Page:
Mathematics Stack Exchange is a question and answer site for people studying math at any level and professionals in related fields. Join them; it only takes a minute:

Sign up
Here's how it works:
  1. Anybody can ask a question
  2. Anybody can answer
  3. The best answers are voted up and rise to the top

Let $f:[a,b] \rightarrow \mathbb{R}$ be a function which is continuous on $(a,b]$ and differentiable on $(a,b)$. Is there any function such that $f(b)-f(a)≠(b-a)f'(x), \forall x\in (a,b)$?

There was a typo, and now it's edited. I wanted to know whether compactness of a set where $f$ is continuous on is essential.

share|cite|improve this question
If $f \colon (a,b] \to \mathbb{R}$, then what is $f(a)$? – Antonio Vargas Nov 14 '12 at 18:28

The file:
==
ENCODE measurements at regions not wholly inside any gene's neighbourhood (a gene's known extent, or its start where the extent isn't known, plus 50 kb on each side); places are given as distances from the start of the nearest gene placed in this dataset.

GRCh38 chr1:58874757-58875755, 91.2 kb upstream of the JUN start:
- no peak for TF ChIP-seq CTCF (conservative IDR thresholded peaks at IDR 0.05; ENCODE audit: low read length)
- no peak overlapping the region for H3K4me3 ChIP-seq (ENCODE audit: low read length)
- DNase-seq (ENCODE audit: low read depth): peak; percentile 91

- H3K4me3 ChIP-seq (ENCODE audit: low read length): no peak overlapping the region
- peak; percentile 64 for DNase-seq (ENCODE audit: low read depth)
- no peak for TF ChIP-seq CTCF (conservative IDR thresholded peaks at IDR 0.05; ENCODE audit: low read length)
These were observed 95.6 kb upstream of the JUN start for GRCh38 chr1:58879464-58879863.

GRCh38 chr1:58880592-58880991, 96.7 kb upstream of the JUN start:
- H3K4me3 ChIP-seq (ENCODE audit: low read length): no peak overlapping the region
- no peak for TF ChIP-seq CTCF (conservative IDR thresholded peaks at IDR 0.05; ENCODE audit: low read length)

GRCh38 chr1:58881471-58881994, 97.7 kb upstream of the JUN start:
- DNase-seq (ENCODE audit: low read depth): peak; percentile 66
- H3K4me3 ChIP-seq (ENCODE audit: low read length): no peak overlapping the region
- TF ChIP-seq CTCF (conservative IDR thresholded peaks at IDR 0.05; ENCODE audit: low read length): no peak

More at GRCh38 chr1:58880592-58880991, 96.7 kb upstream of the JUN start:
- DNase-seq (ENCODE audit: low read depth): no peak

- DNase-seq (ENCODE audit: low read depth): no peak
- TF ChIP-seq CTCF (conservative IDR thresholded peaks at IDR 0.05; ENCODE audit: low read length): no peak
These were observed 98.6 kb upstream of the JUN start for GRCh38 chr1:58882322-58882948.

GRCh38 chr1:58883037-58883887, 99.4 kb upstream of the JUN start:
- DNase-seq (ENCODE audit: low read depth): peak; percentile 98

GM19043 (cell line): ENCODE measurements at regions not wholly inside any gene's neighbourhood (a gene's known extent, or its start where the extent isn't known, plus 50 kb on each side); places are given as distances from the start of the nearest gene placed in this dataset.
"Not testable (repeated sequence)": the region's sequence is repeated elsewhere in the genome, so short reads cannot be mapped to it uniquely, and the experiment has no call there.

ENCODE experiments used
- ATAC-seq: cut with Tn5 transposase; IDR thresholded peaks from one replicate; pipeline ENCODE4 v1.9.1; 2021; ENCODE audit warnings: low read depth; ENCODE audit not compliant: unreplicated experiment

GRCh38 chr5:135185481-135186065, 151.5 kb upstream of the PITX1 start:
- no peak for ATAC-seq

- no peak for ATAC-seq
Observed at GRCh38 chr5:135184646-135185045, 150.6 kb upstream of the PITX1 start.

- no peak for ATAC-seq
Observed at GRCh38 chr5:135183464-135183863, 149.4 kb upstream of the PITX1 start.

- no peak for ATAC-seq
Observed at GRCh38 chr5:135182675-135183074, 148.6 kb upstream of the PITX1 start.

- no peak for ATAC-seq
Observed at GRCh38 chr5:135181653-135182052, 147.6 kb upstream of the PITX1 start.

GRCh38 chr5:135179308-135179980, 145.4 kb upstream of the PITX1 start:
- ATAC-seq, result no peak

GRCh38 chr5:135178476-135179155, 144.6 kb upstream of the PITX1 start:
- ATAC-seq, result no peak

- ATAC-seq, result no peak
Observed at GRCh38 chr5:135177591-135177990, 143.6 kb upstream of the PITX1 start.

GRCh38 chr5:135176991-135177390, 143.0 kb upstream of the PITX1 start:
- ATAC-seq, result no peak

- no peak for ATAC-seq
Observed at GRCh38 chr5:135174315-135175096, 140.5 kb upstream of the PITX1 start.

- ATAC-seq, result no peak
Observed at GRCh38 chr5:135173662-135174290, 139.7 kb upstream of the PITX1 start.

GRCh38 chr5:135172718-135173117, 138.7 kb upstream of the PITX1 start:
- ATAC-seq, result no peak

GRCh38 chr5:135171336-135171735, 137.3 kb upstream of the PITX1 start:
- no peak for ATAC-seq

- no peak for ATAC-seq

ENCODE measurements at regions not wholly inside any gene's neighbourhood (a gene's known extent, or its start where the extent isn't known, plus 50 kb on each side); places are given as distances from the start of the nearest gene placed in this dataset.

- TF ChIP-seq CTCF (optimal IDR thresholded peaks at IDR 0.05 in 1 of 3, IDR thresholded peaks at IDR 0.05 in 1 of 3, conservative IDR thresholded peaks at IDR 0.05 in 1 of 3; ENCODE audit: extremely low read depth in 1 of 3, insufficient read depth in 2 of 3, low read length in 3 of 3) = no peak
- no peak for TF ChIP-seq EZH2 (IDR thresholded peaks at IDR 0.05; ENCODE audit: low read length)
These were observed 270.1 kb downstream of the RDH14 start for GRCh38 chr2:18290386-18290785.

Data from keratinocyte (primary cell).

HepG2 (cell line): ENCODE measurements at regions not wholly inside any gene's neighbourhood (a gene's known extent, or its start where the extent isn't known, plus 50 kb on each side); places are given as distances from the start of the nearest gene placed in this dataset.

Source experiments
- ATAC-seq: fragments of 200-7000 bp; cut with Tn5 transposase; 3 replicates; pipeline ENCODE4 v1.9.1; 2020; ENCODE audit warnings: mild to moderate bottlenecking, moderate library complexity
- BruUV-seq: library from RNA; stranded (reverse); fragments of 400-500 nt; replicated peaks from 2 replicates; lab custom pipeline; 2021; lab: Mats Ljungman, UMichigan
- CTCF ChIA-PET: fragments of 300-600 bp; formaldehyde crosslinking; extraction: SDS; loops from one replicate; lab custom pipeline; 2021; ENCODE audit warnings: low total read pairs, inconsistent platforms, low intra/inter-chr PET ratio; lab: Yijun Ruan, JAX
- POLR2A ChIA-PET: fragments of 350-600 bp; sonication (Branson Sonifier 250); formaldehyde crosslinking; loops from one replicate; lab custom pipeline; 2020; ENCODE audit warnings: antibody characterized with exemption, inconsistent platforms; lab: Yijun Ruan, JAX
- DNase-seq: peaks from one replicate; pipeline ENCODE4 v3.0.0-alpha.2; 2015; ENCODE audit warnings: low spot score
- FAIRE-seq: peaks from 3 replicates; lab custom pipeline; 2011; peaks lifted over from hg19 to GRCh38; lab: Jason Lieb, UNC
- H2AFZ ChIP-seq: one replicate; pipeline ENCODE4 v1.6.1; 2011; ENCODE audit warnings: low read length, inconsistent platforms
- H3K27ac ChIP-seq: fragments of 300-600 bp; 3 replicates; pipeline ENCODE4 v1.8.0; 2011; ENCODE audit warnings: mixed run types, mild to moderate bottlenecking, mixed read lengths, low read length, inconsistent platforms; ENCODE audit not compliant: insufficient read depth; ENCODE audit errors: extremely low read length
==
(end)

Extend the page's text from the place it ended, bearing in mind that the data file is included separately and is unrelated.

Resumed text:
How do you define $f(a)$ if $a$ is not in the domain of $f$? – copper.hat Nov 14 '12 at 18:28
If you think of the function $f$ as being defined for all reals, dropping the continuity at $a$ condition lets you assign $f(a)$ arbitrarily. This year, I like $f(x)=0$ on $(a,b]$ and $f(a)=2012$. – André Nicolas Nov 14 '12 at 18:32
I think this is a good way to think about theorems to see if you understand them. – Ross Millikan Nov 14 '12 at 18:35
Also, if your current version $f(b)-f(a)\ne (b-a)f'(x),\forall x\in (a,b)$ is correct, then any nonlinear function satisfies your criteria. I think you meant $\exists x\in (a,b)$. – rayradjr Nov 14 '12 at 18:36
up vote 1 down vote accepted

Let $f(0)=-20, f(x)=0 \text{ for } x \in (0,1]$. Is this the sort of example you were thinking of?

share|cite|improve this answer
Great! Thank you – Katlus Nov 14 '12 at 18:45

Your Answer


By posting your answer, you agree to the privacy policy and terms of service.

Not the answer you're looking for? Browse other questions tagged or ask your own question.